Australian Open & Fred Perry

The Australian Open is a major tennis tournament held annually over the last fortnight of January in Melbourne, Australia. Frederick John Perry (18 May 1909 – 2 February 1995) was a championship-winning English tennis and table tennis player who won 10 Majors including eight Grand Slams and two Pro Slams. 5.0/5

Australian Open Fred Perry Grand Slam French Open Andy Murray Jack Crawford Rod Laver New York Times Steffi Graf Margaret Court Novak Djokovic John Murray Roland Garros Donald Park Davis Cup World Tour Finals World Group John Mcenroe Centre Court Tim Henman

Wimbledon stage set for Murray 19 June 2014, 16:54 When Andy Murray walks into Wimbledon on Monday to begin what he hopes will be the successful defence of his title he may be feeling a little lighter than usual at this time of year. Ever since assuming the role of Britain's flag bearer at the All England Club from perennial semifinalist Tim Henman, Murray has shouldered the huge weight of expectation heaped on him by a nation desperate to celebrate a men's singles champion. He finally delivered last year, beating Novak Djokovic on an unforgettable sunny afternoon on Centre Court, at a stroke wiping away decades of mediocrity and hurt that followed Fred Perry's 1936 title run in south west London. Things have not gone exactly to plan in the intervening 12 months, however, with injuries, poor form and changes to his coaching personnel raising serious questions about his ability to match last year's heroics. Djokovic, without a Grand Slam title since the Australian Open in 2013, will be leading the cast of ...
TENNIS Andy Murray can be competitive immediately at next month's Australian Open if he has fully recovered from back surgery, says John Mcenroe. The Briton had surgery in September and has not played competitively since. "If he's healthy, he is going to be one of the guys who can go the distance [in Australia]," said seven-time Grand Slam champion McEnroe. But Tim Henman said Murray must "remain patient" and not rush his comeback if he wants to be a force in 2014. The first Grand Slam of 2014 starts in Australia on 13 January. Murray's lingering back problem forced him to miss the French Open in May, but he recovered to become the first Briton to win the Wimbledon men's singles title since Fred Perry in 1936. In September, his defence of his US Open title ended in the quarter-finals, but he went on to enjoy success with his GB Davis Cup team-mates, who secured their place in the 2014 World Group. Murray, 26, then underwent surgery and missed the recent ATP World Tour Finals in London as he recovered. McE ...
Grand SlamS : 4 Slams . Along with the Australian Open, Wimbledon and the US Open, the French Open is one of the four historic tennis tournaments which make up the legendary Grand Slam. The term dates back to 1933, when Australian Jack Crawford managed to win the Australian Internationals, Roland Garros and Wimbledon. With the US Internationals fast approaching, New York Times journalist John Kieran wrote that if Crawford won this fourth title, "he would achieve on court the equivalent of a countered and vulnerable Grand Slam in bridge". Crawford lost in the final to Britain's Fred Perry, but the name was to go down in history. Very few players have won the Grand Slam; Donald Budge (1938) and Rod Laver (1962 and 1969) are the only men to win all four tournaments in the same year, and Margaret Court (1970), Maureen Connolly (1953) and Steffi Graf (1988) the only women. The task is even more difficult nowadays with the four tournaments all being played on different surfaces: Plexicushion in Australia, cla . ...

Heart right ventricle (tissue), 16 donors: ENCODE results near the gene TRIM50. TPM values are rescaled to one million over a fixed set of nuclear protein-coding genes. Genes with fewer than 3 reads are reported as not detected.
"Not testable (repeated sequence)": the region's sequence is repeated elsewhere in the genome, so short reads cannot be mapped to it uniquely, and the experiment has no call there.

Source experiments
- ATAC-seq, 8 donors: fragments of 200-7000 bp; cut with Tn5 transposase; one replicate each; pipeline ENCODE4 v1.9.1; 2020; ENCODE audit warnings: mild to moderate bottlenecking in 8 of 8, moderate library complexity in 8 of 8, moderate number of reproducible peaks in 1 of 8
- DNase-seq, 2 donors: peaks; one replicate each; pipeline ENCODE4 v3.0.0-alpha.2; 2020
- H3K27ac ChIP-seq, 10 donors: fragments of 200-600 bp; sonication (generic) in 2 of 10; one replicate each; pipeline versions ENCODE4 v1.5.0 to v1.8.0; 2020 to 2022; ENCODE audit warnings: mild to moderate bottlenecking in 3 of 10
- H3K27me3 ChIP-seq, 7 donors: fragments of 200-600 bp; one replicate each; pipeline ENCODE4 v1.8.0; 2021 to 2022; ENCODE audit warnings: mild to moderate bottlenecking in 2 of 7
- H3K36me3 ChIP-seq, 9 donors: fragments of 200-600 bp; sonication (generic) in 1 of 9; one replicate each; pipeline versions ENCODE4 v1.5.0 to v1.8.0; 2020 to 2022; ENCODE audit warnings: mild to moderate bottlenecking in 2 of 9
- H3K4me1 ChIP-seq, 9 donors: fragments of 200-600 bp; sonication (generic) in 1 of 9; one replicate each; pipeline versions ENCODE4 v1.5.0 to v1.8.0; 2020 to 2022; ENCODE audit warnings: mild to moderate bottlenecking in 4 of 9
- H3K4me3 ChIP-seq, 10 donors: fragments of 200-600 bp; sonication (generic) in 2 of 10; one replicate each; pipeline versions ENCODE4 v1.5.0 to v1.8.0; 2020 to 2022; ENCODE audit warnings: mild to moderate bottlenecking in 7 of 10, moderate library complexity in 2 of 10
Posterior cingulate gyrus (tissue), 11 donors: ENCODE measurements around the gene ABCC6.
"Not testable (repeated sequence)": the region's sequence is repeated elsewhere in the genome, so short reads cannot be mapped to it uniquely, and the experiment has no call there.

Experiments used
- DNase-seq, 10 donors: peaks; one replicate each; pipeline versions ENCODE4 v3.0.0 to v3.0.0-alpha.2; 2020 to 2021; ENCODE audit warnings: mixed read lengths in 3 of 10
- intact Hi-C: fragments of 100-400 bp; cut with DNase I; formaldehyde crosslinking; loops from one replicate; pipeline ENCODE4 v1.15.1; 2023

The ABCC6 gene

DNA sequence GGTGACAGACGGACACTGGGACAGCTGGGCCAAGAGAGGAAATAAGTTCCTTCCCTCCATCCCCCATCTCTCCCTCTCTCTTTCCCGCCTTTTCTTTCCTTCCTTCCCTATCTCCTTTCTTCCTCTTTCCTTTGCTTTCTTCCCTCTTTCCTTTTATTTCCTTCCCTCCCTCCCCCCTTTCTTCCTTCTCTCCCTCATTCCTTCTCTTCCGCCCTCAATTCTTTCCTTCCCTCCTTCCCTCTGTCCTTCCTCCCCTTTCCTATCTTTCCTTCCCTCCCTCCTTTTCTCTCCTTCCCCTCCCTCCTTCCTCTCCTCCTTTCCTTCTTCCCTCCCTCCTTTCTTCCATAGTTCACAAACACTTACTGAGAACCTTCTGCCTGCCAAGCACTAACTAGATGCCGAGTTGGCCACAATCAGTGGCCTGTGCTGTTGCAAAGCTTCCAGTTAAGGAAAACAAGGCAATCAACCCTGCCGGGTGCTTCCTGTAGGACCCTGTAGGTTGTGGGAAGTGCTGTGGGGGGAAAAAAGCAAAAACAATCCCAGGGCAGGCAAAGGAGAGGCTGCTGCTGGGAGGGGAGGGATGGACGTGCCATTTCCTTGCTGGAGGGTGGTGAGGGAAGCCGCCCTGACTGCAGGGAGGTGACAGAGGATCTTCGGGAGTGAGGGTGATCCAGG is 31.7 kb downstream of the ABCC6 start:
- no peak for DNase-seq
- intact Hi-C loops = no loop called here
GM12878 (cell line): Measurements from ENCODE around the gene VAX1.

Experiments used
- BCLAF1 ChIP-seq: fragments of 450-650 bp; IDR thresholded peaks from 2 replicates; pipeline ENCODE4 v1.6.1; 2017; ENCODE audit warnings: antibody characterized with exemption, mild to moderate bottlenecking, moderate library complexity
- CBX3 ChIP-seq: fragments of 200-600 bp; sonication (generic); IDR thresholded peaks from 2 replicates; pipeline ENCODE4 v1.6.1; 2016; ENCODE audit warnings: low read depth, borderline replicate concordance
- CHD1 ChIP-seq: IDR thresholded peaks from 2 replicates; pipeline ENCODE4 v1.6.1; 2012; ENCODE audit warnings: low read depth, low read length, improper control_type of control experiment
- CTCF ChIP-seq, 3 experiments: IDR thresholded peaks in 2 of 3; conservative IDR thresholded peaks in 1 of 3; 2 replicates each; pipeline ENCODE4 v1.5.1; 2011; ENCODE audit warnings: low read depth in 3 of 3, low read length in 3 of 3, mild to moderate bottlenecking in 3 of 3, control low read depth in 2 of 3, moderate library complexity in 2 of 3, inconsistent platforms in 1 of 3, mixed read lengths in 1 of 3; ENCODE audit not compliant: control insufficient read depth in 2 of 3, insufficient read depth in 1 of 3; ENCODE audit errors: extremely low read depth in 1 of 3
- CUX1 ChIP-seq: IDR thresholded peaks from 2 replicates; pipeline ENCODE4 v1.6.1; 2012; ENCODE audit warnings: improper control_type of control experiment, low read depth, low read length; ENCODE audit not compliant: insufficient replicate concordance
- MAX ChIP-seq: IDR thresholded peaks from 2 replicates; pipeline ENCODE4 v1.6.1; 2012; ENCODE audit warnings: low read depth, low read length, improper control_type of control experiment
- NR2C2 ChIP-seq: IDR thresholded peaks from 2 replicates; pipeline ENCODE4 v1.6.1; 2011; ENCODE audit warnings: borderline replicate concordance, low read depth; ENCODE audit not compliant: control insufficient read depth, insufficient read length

Where was the Australian Open won and lost? What would Fred Perry have thought of Andy Murray? John Inverdale tells the
It only took 237 Grand Slam tournaments. But Great Britain has a new champion to put alongside the memory of Fred Perry, and his name is Andy Murray.
" On 10 September 1933, British third seed Fred Perry won his inaugural Grand Slam title at the US open by beating Jack Crawford - second seed and reigning Australian Open champion. 79 years later, on the exact same day, British third seed Murray won his in exactly the same way.". Coincidence - I don't think so!!
So in 1933 Fred Perry won his 1st Grand Slam in NY as the no.3 seed defeating the No.2 seed and reigning Australian Open champion, just like Murray yesterday. Pity his opponent, Jack Crawford, wasn't Serbian.
Seventy-nine years ago, on 10 September, Fred Perry, seeded third, won the US National Championships to secure his inaugural Grand Slam win. In glorious sunshine, the Brit beat the second seed Jack Crawford, the then reigning Australian Open champion. Today, on 10 September, Andy Murray, the third seed... need I go on?
When Federer returns to World No. 1 he will tie Sampras’ all-time record of 286 weeks in the top spot. At 30 years and 335 days, he is the second-oldest man to hold the No. 1 ranking, behind Andre Agassi who was 33 years and 131 days old. He was dethroned from the top spot by Nadal on 7 June 2010. Federer has a 46-4 match record on the season and has won four ATP World Tour titles. Only David Ferrer has won more matches this season with 47 victories. The Basel native was victorious in Rotterdam (d. del Potro), Dubai (d. Murray) and at the ATP World Tour Masters 1000 tournaments in Indian Wells (d. Isner) and Madrid (d. Berdych). The 25-year-old Murray was bidding to end Great Britain’s 76-year wait for a male Grand Slam champion; since Fred Perry triumphed at the 1936 US championships. The Scot tasted defeat in a Grand Slam final for the fourth time, having finished runner-up to Federer at the 2008 US Open and the 2010 Australian Open, and to Novak Djokovic at the 2011 Australian Open. Murray dropped ...
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